Two previous Apple, Tesla, and Burberry employees believe their company’s product-like approach to home building can help solve the housing crisis. Juno launched 18 months ago, and its founders think housing should be built much like a product. With each new phone or car, there are extensive research and development, optimization, and factory precision phases prior to launch. The two founders see current home building practice as a one-off development with a specific team for one single location—and they’re not fans of that. This new approach to designing and building claims to significantly reduce time and cost.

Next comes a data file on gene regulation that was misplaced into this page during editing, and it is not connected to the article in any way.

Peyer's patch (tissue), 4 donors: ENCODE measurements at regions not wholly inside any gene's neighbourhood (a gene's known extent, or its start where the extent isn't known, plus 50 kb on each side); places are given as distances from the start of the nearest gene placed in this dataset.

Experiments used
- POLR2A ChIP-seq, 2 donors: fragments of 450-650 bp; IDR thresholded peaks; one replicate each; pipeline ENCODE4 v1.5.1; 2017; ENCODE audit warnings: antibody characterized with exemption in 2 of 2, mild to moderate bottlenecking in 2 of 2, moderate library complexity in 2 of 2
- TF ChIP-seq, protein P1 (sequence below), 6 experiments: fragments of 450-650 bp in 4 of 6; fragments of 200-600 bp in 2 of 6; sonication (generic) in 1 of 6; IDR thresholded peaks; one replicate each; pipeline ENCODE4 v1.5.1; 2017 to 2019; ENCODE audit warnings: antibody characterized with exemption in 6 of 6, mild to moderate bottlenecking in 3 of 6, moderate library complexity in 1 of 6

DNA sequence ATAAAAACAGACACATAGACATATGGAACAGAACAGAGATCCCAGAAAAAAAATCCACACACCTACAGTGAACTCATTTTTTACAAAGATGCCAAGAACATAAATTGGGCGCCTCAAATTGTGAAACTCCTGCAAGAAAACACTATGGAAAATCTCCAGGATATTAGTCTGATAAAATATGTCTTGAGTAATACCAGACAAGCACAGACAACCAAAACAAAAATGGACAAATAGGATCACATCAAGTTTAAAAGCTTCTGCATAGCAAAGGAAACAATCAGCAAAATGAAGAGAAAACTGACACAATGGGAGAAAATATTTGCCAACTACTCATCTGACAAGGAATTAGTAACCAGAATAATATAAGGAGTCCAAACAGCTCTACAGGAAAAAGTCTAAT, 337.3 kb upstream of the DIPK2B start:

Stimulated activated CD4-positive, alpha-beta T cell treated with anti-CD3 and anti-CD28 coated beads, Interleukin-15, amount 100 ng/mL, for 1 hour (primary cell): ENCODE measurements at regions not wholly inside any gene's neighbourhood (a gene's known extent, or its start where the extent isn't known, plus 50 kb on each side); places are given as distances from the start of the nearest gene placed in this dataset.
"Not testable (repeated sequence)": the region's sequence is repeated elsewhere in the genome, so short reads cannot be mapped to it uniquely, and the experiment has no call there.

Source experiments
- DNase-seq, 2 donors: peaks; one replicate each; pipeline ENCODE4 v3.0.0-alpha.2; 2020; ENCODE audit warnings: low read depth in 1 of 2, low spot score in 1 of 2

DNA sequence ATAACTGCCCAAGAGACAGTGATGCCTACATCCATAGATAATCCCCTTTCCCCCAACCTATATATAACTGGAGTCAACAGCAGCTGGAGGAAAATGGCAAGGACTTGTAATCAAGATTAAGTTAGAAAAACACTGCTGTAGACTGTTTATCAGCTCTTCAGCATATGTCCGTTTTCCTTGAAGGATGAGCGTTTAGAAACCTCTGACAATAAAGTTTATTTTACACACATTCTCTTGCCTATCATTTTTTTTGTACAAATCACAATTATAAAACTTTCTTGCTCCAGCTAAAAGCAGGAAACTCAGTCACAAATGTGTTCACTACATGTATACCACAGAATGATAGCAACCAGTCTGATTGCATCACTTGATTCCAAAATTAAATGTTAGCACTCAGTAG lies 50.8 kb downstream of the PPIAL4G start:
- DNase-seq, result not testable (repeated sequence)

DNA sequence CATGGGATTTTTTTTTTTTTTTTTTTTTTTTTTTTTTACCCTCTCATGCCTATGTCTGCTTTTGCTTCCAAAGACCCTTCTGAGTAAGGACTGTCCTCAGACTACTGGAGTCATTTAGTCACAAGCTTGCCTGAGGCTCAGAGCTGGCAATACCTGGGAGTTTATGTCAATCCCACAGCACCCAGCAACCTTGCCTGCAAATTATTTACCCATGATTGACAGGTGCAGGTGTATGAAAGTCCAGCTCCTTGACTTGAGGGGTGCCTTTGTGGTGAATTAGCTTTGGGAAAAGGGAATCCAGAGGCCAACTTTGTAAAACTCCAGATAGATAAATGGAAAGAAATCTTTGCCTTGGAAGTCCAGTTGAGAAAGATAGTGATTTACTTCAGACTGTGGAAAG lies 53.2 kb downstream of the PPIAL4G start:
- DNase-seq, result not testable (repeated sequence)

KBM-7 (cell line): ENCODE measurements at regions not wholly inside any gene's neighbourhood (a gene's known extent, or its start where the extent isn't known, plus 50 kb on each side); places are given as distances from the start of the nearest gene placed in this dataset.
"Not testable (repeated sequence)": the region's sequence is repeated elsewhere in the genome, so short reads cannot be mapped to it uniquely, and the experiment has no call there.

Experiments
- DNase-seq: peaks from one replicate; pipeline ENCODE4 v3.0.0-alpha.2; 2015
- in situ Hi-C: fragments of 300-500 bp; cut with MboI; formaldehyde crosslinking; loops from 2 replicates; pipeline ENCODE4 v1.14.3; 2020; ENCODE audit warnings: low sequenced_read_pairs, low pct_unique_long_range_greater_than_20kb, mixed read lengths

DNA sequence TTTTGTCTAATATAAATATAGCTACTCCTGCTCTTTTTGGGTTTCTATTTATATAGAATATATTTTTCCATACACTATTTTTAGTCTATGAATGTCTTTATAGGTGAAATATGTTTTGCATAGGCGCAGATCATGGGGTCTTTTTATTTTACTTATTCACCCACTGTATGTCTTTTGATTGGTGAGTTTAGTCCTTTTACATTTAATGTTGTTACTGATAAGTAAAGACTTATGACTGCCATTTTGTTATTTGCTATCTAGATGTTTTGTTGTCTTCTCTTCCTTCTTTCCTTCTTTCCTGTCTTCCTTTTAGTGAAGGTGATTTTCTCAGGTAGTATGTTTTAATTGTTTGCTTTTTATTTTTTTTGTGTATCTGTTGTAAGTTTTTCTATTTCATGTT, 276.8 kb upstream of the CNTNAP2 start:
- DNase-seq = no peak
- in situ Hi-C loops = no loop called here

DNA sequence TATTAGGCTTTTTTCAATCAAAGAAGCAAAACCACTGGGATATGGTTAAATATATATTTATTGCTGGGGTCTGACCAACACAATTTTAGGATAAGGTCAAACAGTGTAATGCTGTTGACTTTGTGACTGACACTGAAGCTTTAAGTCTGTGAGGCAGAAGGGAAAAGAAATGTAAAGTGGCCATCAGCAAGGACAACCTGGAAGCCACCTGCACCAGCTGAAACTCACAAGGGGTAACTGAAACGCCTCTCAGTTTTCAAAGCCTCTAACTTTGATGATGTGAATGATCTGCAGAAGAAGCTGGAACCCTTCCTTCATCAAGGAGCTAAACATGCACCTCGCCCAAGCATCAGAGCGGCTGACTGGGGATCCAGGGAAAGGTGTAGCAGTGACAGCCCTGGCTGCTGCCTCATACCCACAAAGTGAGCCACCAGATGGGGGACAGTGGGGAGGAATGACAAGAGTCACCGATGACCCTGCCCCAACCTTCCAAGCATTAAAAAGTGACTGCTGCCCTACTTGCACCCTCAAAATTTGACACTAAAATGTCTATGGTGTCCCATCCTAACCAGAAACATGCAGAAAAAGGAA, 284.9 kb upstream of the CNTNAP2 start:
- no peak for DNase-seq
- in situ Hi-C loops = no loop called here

Their intended product is a midrise rental apartment building, five to 12 stories tall, with 100 to 200 units. Designed to be fabricated mostly as components in partnering factories and assembled on site, the buildings will use environmentally sustainable mass timber for their structure and feature high ceilings and large windows for natural air and light. The company’s first project will be announced in the next few months, and they have “an active pipeline of thousands of units,” according to Jonathan Scherr, another co-founder.
They’ve already optimized the design through a full-scale mockup in a San Francisco warehouse, which shows the building blocks of an elegant and simple building that is easily scalable to different heights and sizes, and easily built from a highly tuned set of components.